We continue to work on building both open and member-exclusive resources on our NOAH website, and are actively building partnerships that will provide our members and the field a centralized introduction to research, how to utilize, interpret and conduct research, and how to identify where gaps in research exist for the field of Arts in Health. We are happy that Dr. Francois Bethoux, The Medical Director of the Cleveland Clinic Arts and Medicine Institute, is taking a leadership role in the descriptive text and recommendations. We are also pleased there will be sessions on research prominently featured at the October conference.

3. Formation of National Standards, Training, and Certification of Professional Artists, Healthcare Arts Administrators and Healthcare Arts Consultants:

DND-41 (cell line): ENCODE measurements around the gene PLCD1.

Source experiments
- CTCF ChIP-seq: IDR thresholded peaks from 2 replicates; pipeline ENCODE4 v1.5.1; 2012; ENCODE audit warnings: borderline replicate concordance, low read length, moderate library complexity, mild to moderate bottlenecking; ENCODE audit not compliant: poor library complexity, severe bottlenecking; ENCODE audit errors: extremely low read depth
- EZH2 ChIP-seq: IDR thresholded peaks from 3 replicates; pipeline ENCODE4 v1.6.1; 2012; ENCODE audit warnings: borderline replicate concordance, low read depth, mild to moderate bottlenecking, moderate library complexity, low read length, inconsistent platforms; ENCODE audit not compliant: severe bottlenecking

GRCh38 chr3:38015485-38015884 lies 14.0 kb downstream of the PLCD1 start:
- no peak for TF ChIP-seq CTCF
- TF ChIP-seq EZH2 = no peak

This is a very important area. Right now, most hospitals create their own policies, or rely on policies not specifically designed for arts in health, to manage artists working in environments of care. We are creating a comprehensive policy where I work at Houston Methodist that is being developed in collaboration with our team of music therapists, project specialists in music and visual arts and executive leadership. For the most part, artists in our system contribute in community areas of the hospitals, although we’re developing more and more structured ways for artists to coordinate with music therapists to leverage results, like a recent residency with the Houston Grand Opera in the Psychiatric Clinic with Music Therapists Audry Zybura and Jennifer Townsend, and expanding our community reintegration opportunities for patients of the in-patient rehabilitation clinic with the Ermelinda Cuellar jazz trio and music therapist Jonathan Silbert – attached find a link to a Houston Grand Opera Video made after the residency experience and an image of a recent session with artists and therapists in a public area of the hospital. BUT, I can only speak for how this particular hospital addresses the work of artists in environments of care, and am glad that NOAH is working on coordinating national standards and endorsing further professionalization that all administrators can refer to and feel confident in.